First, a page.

During trial, the District Court refused to allow appellant to call an expert witness, a clinical psychologist, to testify to appellant's psychological characteristics, subnormal intelligence, and resultant susceptibility to persuasion and psychological pressure until after the defendant had testified.
In addition to barring the witness' immediate testimony the effect of the ruling was to impose a condition that the defendant waive his constitutional right not to testify.
Appellant contends that the District Court abused its discretion in imposing such a condition on the proffered testimony of the psychologist. The District Court concluded that because the expert witness had not heard the testimony of the informant or the defendant, no proper foundation had been laid for his testimony.
The offer of proof was somewhat confusing and may have led to its being misapprehended by the trial judge. It and the colloquy attending it are set forth in the record at transcript pages 6-3 to 6-12 (Appellant's Appendix 4A to 13A). The United States objected to the production of the witness under Fed.R.Crim.P. 12.2(b) for lack of the required notice. The United States also objected on the grounds of relevancy. The court's ruling, sustaining the government's objection, was based on the grounds that there was no foundation laid as to any opinion which the doctor could give as to the nature of any assertions made to Mr. Hill by the witness Daniels. The doctor was not in the courtroom when Mr. Daniels testified, and therefore would not be in a position to state anything, or give any opinion about the effect of whatever Mr. Daniels may have said to Mr. Hill. (Tr. p. 6-6). The court further added a condition that if the doctor remained in court and Mr. Hill testified, then the doctor might have some basis for examining testimony. "But right now he doesn't have any basis and I will refuse to permit the doctor to testify based on the present status of the record." (Tr. p. 6-9).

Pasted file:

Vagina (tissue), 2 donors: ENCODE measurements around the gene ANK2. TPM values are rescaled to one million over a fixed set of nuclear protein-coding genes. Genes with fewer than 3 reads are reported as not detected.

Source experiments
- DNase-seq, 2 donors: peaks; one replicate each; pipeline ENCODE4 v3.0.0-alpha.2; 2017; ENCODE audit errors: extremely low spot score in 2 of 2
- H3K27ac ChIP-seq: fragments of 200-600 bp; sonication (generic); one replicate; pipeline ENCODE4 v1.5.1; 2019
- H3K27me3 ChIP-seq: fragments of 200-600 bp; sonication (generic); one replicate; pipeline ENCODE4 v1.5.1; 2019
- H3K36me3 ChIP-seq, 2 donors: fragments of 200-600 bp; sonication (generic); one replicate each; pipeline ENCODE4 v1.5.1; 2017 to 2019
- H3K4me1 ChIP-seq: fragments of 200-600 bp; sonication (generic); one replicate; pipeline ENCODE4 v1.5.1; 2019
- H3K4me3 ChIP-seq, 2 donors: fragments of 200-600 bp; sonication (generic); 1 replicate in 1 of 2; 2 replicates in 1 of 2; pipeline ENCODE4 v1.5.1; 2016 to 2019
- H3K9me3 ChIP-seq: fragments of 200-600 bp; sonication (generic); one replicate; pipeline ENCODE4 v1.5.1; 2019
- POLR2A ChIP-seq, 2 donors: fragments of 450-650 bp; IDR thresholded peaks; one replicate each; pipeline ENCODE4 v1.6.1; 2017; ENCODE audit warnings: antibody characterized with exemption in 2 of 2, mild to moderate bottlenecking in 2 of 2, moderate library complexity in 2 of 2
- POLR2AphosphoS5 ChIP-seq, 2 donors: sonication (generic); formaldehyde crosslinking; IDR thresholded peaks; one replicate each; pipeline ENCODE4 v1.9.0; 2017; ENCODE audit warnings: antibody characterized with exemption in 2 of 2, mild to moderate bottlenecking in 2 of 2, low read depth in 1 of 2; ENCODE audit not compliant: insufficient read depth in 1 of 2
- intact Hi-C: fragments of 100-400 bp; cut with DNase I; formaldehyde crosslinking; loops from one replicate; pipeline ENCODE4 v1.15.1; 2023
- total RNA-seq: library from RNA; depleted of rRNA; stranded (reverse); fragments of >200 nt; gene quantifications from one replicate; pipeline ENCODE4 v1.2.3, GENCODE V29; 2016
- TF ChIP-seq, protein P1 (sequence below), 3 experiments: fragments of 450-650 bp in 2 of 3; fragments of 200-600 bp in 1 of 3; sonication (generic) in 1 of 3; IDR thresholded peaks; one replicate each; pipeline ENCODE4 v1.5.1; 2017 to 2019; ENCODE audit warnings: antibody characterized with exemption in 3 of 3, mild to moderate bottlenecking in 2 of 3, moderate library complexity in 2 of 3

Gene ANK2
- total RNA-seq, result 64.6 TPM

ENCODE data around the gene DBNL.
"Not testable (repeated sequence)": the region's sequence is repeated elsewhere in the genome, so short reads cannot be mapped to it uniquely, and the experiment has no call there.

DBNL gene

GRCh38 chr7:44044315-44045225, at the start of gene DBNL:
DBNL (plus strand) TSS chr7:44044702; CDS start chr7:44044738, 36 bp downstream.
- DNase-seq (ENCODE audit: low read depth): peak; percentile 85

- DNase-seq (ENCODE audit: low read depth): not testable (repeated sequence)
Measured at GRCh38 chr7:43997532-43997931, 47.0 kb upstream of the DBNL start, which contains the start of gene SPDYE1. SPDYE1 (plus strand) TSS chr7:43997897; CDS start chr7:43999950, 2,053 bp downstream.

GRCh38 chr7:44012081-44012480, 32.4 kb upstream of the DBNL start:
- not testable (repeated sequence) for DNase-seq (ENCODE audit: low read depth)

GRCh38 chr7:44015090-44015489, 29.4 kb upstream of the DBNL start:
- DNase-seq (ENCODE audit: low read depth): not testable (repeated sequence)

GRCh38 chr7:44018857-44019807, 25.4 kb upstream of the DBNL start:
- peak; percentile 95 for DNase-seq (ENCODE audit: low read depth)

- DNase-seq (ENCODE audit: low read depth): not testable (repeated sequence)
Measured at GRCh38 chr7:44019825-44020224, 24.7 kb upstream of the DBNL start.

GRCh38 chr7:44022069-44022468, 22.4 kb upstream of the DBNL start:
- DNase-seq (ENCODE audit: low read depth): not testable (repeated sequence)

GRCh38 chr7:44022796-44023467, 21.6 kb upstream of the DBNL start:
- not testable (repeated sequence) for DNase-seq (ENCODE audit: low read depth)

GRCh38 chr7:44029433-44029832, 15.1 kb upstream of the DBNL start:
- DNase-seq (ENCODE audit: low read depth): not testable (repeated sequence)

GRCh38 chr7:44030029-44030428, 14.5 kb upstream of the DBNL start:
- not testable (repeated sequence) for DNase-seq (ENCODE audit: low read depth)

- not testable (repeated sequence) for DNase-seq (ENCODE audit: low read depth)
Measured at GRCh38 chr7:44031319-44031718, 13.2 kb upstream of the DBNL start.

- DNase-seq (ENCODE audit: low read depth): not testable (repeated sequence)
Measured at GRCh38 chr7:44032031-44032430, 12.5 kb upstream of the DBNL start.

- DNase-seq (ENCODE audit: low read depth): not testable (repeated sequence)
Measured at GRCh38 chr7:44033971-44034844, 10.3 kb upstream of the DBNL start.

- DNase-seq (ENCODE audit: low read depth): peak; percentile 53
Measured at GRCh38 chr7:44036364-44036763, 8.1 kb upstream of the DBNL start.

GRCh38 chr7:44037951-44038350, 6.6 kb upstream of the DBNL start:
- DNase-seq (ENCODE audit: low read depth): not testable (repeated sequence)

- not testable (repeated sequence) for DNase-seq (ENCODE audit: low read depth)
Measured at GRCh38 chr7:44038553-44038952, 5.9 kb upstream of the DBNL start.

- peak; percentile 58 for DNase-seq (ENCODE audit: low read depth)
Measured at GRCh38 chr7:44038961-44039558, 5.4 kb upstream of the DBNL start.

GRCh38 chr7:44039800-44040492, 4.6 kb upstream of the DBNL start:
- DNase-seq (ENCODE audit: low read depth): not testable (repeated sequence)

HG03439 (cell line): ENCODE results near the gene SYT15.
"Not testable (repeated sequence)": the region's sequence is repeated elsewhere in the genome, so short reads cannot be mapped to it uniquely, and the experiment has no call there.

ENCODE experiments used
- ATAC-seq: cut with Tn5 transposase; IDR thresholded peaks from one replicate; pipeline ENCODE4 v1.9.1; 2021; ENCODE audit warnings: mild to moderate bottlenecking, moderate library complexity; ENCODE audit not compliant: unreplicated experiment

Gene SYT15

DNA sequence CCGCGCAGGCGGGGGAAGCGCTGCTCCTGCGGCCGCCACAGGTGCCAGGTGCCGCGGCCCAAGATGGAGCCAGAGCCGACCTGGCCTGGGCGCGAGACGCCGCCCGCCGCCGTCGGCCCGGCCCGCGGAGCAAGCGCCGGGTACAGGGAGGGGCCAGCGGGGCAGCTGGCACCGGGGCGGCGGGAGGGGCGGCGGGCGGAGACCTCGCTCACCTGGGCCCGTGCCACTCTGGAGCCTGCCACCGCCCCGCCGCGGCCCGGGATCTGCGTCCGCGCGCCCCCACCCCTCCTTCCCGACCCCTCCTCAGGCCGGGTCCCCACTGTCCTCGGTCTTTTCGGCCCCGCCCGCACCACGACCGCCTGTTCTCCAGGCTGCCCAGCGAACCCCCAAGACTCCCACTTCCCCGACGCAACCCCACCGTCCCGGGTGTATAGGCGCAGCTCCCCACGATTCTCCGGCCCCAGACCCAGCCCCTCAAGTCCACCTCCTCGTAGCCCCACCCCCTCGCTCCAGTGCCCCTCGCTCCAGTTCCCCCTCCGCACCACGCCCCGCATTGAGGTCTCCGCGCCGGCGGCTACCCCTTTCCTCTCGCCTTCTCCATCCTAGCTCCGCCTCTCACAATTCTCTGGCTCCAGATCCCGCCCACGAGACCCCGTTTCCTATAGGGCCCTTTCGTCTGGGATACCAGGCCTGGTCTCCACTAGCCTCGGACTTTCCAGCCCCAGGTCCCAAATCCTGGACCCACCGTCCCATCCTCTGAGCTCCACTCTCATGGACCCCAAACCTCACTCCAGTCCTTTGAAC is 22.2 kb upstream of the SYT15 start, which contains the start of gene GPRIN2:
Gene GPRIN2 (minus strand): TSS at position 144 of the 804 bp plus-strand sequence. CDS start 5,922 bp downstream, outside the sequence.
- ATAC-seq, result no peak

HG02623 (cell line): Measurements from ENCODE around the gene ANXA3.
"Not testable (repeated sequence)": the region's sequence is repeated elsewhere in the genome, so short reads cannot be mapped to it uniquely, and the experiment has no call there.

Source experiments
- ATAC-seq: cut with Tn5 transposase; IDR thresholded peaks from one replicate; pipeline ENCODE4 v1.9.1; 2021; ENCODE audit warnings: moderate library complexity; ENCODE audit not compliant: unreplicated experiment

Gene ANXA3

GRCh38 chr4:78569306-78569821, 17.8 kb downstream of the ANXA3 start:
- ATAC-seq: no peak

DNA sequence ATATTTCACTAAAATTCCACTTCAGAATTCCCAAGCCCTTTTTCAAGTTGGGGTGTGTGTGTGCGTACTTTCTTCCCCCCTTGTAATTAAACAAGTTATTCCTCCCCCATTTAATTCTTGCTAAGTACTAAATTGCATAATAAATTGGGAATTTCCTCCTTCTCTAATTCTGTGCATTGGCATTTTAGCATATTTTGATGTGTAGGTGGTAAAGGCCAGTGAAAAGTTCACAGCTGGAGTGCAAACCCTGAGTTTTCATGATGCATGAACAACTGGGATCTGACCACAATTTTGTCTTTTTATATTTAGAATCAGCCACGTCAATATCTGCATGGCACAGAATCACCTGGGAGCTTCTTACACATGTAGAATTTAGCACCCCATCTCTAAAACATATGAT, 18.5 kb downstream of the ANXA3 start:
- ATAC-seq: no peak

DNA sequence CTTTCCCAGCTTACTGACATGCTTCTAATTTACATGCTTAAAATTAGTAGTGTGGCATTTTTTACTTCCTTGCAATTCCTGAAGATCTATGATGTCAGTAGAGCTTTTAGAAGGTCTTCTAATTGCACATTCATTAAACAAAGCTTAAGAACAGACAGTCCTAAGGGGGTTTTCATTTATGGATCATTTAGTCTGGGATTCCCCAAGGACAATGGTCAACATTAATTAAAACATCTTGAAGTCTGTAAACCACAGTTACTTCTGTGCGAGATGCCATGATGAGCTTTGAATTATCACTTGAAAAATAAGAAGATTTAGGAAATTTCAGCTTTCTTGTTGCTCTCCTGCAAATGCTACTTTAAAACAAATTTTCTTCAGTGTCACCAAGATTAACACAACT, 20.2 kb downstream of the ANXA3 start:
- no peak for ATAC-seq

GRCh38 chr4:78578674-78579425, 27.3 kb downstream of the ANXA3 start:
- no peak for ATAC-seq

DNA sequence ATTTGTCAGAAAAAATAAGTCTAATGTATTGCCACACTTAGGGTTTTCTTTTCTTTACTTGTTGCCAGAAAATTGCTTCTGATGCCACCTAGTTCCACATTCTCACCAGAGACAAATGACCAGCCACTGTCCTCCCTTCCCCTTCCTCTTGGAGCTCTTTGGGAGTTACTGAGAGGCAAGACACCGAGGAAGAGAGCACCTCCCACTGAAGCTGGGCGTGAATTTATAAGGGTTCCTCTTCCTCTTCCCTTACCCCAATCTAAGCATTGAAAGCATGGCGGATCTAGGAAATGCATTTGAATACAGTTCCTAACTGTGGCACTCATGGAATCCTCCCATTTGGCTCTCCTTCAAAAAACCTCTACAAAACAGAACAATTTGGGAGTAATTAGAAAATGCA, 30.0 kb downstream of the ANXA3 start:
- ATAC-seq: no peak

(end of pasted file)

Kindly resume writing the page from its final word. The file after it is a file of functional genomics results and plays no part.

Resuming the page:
Thus we see that the trial judge did not absolutely bar the testimony proffered, but imposed a condition on it that the defendant Hill must testify first and the doctor remain in the courtroom to hear this testimony. The doctor who had been present in the courtroom for two days could not wait longer and departed. Hill did testify in his own defense.
The defendant offered the testimony of the clinical psychologist as to three matters:
(a) A complete profile from the records and tests of defendant which were examined by the witness;
(b) An opinion by the witness as to defendant's characteristics of susceptibility;
(c) An opinion by the witness as to the effect of the government informant's skill and cunning upon defendant's susceptibility.
The second and third items of testimony are not clearly distinguished in the offer and may well have contributed to the court's misapprehension of the nature of the offer. The trial court could properly have excluded testimony concerning the "skill and cunning" of the government informant because the expert had no opportunity to observe or evaluate this informant, either prior to trial or at trial. United States v. Caldwell, 178 U.S. App. D.C. 20, 543 F.2d 1333 (D.C.Cir.1974).
Federal Rules of Evidence 702 and 703 provide: